On newsletters, publishing tools, media platforms and how to write on the internet.
20 April 2021
In August of 2014, I started my weekly email newsletter on TinyLetter. I wanted to send newsletters because it seemed like a healthy devolution from the pace and brevity of social media and I liked TinyLetter because it was an unpretentious, straightforward tool that made it easy for me to send newsletters. Three years later, I developed newsletter ambitions and set up a paid tier that included essays; to make that happen technically, I cobbled together a separate mailing list and a third-party payment gate, but it was difficult to manage. And so when the new newsletter hotness became a platform called Substack, which had paid subscription options built in, I decided to switch.
Now my newsletter has been on Substack for almost two full years. It works pretty well. I chafed a bit at things like no support for Markdown, which I use to draft my newsletters in Ulysses, but the resulting simplicity made it worthwhile. But, as those two years went on, I grew increasingly uneasy with how the word “Substack” started to become shorthand for something I didn’t quite understand or feel like I was a part of.
See, I’m not a “real” writer. I wish I were, but I’m not. Maybe someday. But, right now, I’m just a regular working-and-single-parenting stiff, and I have to write around the edges, whenever and wherever I can. I need tools that help me do that. I need a place where I can do that, where I’m centered and legitimate and more or less free. This is essentially the promise of the internet. Ideally, the internet democratizes. It provides opportunities for voices that don’t have other mediums made available to them. I’m not a real writer, but I’ve been writing on the internet in some form for twenty years, because the only barrier to entry was to decide to do it. That’s still my favorite thing about the internet, and I still stubbornly believe in it.
But this means that I have different expectations from a publishing tool than I do from a media platform. Because they are different things. While the former treats everyone equally from the start, a media platform bakes in at least some of the biases of an existing system. A publishing tool is for anyone. A media platform is for professionals. There is nothing necessarily wrong with that in itself. I love professional writers. It would be wonderful to join their ranks someday and media platforms are essential in making sure professional writers can sustain their work. But I also think it’s important we recognize the difference between tools and platforms in this context. Which is how we come back around to the topic of Substack.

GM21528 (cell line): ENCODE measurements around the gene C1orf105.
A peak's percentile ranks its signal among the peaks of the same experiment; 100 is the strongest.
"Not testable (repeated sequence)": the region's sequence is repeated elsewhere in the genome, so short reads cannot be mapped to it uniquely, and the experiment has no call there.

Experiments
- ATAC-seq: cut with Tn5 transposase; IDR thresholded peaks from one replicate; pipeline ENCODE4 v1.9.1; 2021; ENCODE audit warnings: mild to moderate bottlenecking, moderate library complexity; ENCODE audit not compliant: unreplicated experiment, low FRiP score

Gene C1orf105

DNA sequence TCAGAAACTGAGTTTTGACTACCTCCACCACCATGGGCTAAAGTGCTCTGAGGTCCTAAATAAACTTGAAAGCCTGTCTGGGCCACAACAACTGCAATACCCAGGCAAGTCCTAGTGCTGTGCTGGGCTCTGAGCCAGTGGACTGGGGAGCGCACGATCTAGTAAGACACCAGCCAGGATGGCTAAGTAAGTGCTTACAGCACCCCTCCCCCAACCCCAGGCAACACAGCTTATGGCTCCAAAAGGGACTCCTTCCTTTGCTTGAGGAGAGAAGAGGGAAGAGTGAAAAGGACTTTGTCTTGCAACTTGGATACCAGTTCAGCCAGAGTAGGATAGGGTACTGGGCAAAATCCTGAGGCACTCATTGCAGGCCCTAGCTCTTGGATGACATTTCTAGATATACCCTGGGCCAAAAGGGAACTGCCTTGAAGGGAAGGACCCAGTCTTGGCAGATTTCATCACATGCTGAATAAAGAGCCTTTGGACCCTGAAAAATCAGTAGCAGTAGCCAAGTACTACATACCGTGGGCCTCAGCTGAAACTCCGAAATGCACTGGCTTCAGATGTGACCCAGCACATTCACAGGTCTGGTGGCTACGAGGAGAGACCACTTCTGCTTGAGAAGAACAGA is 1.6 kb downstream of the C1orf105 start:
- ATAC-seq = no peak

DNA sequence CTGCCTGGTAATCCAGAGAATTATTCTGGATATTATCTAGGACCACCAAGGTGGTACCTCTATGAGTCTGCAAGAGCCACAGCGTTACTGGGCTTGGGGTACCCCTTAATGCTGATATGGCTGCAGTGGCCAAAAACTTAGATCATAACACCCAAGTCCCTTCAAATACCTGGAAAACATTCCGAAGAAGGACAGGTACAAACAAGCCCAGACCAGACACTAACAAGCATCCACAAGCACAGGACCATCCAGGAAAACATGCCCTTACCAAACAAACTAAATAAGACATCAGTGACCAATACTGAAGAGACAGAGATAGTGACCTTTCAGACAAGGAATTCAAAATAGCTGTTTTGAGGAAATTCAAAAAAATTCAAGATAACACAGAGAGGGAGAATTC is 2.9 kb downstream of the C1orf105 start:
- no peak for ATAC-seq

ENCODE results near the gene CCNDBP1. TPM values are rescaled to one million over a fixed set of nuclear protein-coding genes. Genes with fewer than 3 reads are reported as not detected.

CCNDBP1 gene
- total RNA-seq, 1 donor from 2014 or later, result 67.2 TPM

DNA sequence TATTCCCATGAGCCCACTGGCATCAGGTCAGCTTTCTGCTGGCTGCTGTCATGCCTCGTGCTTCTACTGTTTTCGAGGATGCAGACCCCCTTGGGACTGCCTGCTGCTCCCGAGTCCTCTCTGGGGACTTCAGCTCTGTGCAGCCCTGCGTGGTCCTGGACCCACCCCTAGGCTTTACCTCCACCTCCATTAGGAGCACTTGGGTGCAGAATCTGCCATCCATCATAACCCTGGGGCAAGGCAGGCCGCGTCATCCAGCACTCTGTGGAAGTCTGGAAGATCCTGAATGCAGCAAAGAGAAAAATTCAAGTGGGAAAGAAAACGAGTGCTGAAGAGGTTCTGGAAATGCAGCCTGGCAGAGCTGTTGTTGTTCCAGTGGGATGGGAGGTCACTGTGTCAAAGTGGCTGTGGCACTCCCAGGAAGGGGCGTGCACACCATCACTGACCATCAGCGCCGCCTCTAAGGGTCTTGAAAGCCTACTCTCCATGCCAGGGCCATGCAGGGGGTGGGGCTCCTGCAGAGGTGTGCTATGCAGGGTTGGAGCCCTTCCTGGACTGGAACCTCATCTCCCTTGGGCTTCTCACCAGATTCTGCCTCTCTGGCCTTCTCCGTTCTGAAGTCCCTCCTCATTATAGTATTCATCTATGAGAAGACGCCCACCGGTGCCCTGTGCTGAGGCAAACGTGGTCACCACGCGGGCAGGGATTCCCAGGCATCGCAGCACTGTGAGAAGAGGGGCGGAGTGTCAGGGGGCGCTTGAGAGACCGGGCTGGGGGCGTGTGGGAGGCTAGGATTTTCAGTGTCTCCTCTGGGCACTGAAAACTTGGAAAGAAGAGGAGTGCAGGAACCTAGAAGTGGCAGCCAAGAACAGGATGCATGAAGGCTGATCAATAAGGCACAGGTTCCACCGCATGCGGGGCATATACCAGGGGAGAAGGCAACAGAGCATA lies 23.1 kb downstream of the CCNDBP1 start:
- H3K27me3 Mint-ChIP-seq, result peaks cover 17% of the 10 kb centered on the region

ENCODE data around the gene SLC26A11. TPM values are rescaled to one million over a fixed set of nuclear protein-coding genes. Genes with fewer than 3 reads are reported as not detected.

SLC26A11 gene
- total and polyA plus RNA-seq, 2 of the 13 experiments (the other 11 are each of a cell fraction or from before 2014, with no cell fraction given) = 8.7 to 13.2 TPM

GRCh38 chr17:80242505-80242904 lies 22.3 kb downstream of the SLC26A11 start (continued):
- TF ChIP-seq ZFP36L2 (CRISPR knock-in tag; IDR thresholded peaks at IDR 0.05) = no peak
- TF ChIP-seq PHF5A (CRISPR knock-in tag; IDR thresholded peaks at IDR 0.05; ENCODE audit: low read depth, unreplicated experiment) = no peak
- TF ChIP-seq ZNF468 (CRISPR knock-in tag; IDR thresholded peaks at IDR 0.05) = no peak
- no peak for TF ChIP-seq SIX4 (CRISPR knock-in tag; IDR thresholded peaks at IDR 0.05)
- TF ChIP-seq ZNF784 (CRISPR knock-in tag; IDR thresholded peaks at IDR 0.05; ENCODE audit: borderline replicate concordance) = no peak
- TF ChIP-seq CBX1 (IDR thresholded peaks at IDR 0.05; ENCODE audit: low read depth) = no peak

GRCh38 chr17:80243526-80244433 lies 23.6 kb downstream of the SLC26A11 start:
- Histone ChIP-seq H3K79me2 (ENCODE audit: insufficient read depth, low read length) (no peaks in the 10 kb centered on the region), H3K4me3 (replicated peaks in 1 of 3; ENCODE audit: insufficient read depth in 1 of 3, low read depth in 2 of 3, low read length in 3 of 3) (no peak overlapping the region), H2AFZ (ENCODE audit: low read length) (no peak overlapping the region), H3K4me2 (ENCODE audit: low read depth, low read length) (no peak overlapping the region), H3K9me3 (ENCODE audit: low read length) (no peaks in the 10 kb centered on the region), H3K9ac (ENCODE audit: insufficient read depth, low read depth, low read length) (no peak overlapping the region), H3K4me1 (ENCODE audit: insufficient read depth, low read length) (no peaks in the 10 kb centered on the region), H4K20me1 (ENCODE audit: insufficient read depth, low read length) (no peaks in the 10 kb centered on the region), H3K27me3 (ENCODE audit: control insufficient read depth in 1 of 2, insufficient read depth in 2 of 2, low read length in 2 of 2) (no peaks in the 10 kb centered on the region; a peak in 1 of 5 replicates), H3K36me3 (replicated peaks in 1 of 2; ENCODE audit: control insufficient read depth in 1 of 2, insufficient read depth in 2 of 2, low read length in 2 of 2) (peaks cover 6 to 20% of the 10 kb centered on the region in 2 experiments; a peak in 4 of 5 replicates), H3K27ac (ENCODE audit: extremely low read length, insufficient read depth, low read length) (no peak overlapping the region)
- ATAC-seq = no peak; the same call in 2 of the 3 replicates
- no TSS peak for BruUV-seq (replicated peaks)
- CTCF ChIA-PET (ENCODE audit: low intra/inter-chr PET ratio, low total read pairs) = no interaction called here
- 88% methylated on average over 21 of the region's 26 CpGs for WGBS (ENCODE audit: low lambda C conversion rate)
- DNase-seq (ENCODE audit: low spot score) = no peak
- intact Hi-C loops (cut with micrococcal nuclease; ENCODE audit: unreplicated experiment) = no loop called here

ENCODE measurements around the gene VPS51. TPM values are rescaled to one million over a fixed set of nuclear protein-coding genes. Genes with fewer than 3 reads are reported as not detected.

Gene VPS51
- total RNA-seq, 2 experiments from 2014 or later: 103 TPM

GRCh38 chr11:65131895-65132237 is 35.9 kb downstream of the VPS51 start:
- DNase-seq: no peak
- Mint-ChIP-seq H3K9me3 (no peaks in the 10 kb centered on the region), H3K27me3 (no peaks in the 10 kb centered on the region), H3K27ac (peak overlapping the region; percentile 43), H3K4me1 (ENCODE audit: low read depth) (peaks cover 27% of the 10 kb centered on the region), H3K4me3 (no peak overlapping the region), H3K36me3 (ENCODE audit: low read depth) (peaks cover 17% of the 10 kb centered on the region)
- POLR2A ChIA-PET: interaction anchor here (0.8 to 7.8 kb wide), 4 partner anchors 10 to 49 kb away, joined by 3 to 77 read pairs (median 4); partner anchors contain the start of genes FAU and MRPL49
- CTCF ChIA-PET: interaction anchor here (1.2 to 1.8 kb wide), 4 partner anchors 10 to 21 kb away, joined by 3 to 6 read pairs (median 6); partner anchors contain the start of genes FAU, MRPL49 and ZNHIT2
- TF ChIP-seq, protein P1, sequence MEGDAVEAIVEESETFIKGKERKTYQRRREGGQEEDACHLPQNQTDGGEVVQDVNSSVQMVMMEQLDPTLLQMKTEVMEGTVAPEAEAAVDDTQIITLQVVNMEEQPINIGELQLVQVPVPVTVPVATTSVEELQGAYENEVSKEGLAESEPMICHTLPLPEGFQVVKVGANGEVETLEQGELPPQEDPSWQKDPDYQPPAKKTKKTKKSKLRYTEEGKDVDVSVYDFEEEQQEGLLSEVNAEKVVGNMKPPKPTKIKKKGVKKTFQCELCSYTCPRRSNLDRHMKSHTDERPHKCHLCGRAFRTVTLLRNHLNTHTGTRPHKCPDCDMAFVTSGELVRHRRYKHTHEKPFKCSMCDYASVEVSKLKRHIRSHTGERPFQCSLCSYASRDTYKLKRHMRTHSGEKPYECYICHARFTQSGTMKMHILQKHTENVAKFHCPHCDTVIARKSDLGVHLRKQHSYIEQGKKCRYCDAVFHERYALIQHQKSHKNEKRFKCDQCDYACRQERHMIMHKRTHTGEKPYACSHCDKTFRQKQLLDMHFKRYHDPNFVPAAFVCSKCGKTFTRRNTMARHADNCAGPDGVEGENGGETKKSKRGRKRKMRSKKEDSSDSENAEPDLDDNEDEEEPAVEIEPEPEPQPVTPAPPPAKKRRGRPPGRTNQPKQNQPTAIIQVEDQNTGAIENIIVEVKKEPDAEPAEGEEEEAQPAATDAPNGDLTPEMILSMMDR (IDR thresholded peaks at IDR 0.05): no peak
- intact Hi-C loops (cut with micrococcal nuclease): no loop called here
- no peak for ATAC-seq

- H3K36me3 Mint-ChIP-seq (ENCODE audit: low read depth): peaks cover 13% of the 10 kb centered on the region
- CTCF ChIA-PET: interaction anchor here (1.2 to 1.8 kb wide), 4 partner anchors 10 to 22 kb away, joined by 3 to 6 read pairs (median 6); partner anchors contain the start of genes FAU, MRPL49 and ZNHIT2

There has lately been a lot of discourse recently around Substack’s strategies as a media company, particularly their decisions to extend not only their services but hefty advances to writers with reprehensible views and histories, as well as keep these decisions largely opaque. I’m neither equipped nor interested in covering the whole deal, so I recommend that if you’re looking for more background, you read Annalee Newitz’s excellent take on the Substack situation. Newitz’s take is also valuable because it surfaces the point that the issue here is not solely an objection to platforming and paying objectionable writers but an objection to the way a media company is masquerading as a publishing tool. Those of us who just wanted a tool, who didn’t already have the professional success that would give us protected status, now must reckon with being beholden to a platform that is not transparent with us about what they are doing, how they are doing it and why they are doing it.
Many writers have moved their own publications off of Substack. Many others have stayed. I’m not in a position to judge the merits of either decision, nor do I want to be, but I am joining the ranks of those moving. The whole affair has led me to reconsider how I want to put words into the world and I’ve come back to the same lesson I learned at the beginning: only a few people get given places, and the rest of us have to build our places ourselves—but, in many ways, that’s better anyway.
So that’s what I did. My newsletter, Modern Adventuress, is now running on a self-hosted Ghost instance at modernadventuress.com. Not a whole lot will change for my readers. It’s still me, still the same content, still the same voice. But I will feel more comfortable in a digital room of my own making.
To be clear, I don’t think that I can extrapolate my own lesson to others. What I chose to do is not the best option for everyone, for many reasons. If there’s any larger lessons here, it’s that we need better support for creators, in tools and platforms and everything else. We need more transparency, so that we can make informed individual decisions about how to best navigate an uneven playing field. We need viable paths to professions that are not in the business of producing product but producing the immaterial: the ideas, impressions and reflections that sustain us on a level we don’t always appreciate.
In the meantime, I’ve made my room and I’m staying in it, and you’re welcome to hang out as long as you like. Since I built it myself, I know it’s not going anywhere.